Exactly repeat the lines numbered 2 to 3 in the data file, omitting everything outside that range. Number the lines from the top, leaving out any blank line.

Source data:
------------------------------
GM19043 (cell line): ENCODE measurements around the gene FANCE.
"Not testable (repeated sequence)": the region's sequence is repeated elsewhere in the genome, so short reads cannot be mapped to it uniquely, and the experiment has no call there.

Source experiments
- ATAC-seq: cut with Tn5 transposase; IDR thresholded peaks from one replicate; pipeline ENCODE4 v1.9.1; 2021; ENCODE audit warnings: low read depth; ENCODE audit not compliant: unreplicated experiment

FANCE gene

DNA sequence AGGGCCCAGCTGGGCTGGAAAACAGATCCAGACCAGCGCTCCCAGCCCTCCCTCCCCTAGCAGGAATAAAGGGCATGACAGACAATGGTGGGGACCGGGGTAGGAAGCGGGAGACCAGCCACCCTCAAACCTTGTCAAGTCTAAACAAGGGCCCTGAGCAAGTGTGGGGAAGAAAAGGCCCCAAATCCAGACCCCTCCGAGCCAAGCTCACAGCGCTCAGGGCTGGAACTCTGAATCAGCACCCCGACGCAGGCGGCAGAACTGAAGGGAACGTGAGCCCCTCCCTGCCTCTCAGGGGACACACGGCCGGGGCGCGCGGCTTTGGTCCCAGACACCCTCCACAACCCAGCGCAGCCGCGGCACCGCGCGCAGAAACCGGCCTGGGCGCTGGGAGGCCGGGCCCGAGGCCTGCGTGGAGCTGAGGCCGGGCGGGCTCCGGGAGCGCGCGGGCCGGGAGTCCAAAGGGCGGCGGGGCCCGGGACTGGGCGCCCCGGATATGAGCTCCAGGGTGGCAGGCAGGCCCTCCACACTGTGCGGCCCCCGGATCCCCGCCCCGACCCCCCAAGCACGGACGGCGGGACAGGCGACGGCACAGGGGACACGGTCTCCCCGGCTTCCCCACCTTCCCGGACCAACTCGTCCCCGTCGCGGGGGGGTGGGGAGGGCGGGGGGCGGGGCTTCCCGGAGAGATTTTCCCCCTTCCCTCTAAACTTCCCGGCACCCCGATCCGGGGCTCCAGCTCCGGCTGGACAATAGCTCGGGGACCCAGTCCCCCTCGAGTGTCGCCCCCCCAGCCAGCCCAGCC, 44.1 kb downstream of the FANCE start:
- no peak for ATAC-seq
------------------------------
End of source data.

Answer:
"Not testable (repeated sequence)": the region's sequence is repeated elsewhere in the genome, so short reads cannot be mapped to it uniquely, and the experiment has no call there.

Source experiments